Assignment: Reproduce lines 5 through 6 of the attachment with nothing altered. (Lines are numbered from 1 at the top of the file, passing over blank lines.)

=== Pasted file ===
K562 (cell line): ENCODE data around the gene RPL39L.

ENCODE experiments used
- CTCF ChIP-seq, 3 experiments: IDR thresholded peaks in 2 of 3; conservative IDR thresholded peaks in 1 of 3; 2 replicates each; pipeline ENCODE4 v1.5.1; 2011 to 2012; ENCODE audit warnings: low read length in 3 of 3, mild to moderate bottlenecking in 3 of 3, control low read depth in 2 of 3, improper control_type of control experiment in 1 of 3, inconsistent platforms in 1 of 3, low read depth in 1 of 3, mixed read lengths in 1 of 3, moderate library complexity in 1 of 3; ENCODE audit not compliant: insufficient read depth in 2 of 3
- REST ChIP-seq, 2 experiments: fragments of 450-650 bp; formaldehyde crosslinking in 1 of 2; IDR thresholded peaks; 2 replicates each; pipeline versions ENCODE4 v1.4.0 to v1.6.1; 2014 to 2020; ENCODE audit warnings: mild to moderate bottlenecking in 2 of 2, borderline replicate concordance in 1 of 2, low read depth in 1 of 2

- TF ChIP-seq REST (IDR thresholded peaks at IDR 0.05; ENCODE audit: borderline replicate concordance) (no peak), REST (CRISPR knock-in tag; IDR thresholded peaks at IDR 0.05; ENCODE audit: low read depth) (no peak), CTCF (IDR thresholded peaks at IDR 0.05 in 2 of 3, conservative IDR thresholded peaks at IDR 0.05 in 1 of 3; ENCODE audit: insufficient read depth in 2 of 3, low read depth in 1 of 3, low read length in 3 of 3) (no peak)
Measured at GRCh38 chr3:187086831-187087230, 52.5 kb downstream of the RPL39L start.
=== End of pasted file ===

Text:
- TF ChIP-seq REST (IDR thresholded peaks at IDR 0.05; ENCODE audit: borderline replicate concordance) (no peak), REST (CRISPR knock-in tag; IDR thresholded peaks at IDR 0.05; ENCODE audit: low read depth) (no peak), CTCF (IDR thresholded peaks at IDR 0.05 in 2 of 3, conservative IDR thresholded peaks at IDR 0.05 in 1 of 3; ENCODE audit: insufficient read depth in 2 of 3, low read depth in 1 of 3, low read length in 3 of 3) (no peak)
Measured at GRCh38 chr3:187086831-187087230, 52.5 kb downstream of the RPL39L start.